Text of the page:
My Journey to Being Intentional :: Learning to Sit Still

Overflowing Plate

My life is crazy. Honestly though, it’s a self-inflicted kind of crazy. I have four children, a full-time job, a part-time job, and own a growing coffee business. I’m pretty sure I’ve spent the last 15 years practicing the word YES. I am a people pleaser and just want to make things easier for everyone (except myself). Lately, I’ve found myself regretting my choices. At thirty-six years old, I am thoroughly exhausted. At any moment, I could drop a ball that would inevitably be the end of the world (or *gasp* maybe disappoint someone).

Family First

After a particularly hard month at work which flowed over into home, I took a hard look at myself and decided to make some choices. I was starting to feel like I was failing. I was doing a LOT of things kind-of well instead of rocking a few really important things. I started therapy and she said “well of course you’re overwhelmed, I’m overwhelmed just listening to what’s on your plate.” The therapist suggested I determine what the most important part of my life was and work from there. The obvious choice was family first. I had been doing so much for so many people that I often spent family time working on projects unrelated to my family. I knew this had to stop. I started to feel guilty and anxious about cutting back on my obligations. I felt more like a failure.

Realization: I’m Human!

It was at this moment, I decided – so what?!? So I failed. So I made the choice to take on too much and I can’t handle it. What’s the worst that will happen if I step back? Someone might be disappointed in me. Someone might think I’m not super-mom. Someone might realize I’m actually a normal person, and I don’t have 47 hours in a day. I began to own it. I began to feel okay with these things and tried to think of how much better I’d feel if I didn’t have something to do every moment. It was a scary but exciting thought.

Stepping Back

I called my part-time-job and stepped down. This was the most difficult thing to do; I LOVED my job. I just felt that the time and thought required would be better spent on my family. My bosses were incredibly supportive and not only offered encouragement and admiration for my decision, but seemed to already have a succession plan in place (a sign of great management). After announcing the transition, I heard “I wondered when you’d finally break.”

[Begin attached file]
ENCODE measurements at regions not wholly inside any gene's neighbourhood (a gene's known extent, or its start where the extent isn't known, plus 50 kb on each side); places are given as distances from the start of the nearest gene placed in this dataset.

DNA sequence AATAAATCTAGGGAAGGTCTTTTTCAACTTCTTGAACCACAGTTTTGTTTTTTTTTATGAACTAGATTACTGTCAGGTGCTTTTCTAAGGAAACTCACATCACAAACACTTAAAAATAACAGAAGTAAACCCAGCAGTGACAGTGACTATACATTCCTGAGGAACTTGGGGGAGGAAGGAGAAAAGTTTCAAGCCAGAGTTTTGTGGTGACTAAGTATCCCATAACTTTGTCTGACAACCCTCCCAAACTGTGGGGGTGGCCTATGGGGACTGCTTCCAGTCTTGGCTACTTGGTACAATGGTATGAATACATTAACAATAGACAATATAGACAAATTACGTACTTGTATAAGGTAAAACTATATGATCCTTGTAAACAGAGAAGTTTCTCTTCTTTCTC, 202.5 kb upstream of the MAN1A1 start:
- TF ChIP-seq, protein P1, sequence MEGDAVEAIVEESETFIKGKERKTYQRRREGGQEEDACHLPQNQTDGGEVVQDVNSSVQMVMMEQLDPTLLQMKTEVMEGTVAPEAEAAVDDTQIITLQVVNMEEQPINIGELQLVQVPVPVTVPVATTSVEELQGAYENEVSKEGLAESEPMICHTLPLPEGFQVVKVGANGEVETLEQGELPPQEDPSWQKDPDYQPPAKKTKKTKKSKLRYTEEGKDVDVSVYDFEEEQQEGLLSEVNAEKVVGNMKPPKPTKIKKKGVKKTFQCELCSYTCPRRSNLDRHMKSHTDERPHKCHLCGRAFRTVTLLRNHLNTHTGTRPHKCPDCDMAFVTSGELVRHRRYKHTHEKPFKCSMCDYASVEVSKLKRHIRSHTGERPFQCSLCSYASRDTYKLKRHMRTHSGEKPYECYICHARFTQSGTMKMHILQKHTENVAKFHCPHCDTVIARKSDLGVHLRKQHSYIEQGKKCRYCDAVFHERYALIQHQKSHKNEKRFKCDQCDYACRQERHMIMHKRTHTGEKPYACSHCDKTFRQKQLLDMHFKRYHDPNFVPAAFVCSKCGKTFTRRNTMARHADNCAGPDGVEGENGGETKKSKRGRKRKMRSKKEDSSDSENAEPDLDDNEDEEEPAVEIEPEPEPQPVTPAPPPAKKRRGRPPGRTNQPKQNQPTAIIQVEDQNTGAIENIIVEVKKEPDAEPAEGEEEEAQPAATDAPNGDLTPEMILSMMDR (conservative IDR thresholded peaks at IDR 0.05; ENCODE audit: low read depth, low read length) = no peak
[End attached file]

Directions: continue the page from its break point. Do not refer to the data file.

Ah-Ha Moment

The first few days of being intentional with my time I realized I didn’t need my phone on me all of the time. One day I picked up the kids after work, got home and sat on the couch. Two kids piled up on me. The older two started a movie and we began to watch it together. I was twitchy. My instinct was to get up and check my phone which was on the kitchen counter. I felt like there were things I should be doing. Things I might be missing. I was fighting with myself and quickly realized I don’t even know HOW to sit still. Like she knew I was struggling, my three year-old reached up and put her hand on the back of my neck and said “sit mama.” She kept it there for a solid 30 minutes.

Sitting Still

As a friend once told me, “if it’s not a hard yes, it’s a heck no.” It seems so simple, and yet it’s something I needed to fall on my face in order to see. Family first. Period, end of story. Sometimes family first means date nights with my husband and girls nights with my friends to maintain my sanity. Sometimes it means saying no to a birthday party to sit home and do nothing. It’s strange sitting still and letting myself think. It’s strange yet absolutely wonderful.

How are you intentional with your time? Share with us in the comments!


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